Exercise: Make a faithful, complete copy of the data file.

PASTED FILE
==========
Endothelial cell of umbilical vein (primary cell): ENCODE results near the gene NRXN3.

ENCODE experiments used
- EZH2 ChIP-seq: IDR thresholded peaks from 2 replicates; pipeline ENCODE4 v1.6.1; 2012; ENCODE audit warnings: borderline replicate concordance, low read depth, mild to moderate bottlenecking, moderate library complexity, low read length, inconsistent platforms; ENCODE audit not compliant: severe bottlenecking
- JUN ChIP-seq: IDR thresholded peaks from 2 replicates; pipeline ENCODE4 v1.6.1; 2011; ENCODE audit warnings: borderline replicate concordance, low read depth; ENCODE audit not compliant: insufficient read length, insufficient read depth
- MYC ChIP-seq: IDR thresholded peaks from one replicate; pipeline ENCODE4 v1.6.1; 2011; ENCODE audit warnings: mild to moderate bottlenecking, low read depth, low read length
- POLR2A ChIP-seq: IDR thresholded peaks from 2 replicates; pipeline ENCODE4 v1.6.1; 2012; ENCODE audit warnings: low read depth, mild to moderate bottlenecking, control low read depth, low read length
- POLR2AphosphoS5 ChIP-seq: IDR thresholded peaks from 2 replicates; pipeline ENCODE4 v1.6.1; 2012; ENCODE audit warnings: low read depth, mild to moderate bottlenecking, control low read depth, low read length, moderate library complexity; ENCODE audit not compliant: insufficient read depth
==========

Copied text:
Endothelial cell of umbilical vein (primary cell): ENCODE results near the gene NRXN3.

ENCODE experiments used
- EZH2 ChIP-seq: IDR thresholded peaks from 2 replicates; pipeline ENCODE4 v1.6.1; 2012; ENCODE audit warnings: borderline replicate concordance, low read depth, mild to moderate bottlenecking, moderate library complexity, low read length, inconsistent platforms; ENCODE audit not compliant: severe bottlenecking
- JUN ChIP-seq: IDR thresholded peaks from 2 replicates; pipeline ENCODE4 v1.6.1; 2011; ENCODE audit warnings: borderline replicate concordance, low read depth; ENCODE audit not compliant: insufficient read length, insufficient read depth
- MYC ChIP-seq: IDR thresholded peaks from one replicate; pipeline ENCODE4 v1.6.1; 2011; ENCODE audit warnings: mild to moderate bottlenecking, low read depth, low read length
- POLR2A ChIP-seq: IDR thresholded peaks from 2 replicates; pipeline ENCODE4 v1.6.1; 2012; ENCODE audit warnings: low read depth, mild to moderate bottlenecking, control low read depth, low read length
- POLR2AphosphoS5 ChIP-seq: IDR thresholded peaks from 2 replicates; pipeline ENCODE4 v1.6.1; 2012; ENCODE audit warnings: low read depth, mild to moderate bottlenecking, control low read depth, low read length, moderate library complexity; ENCODE audit not compliant: insufficient read depth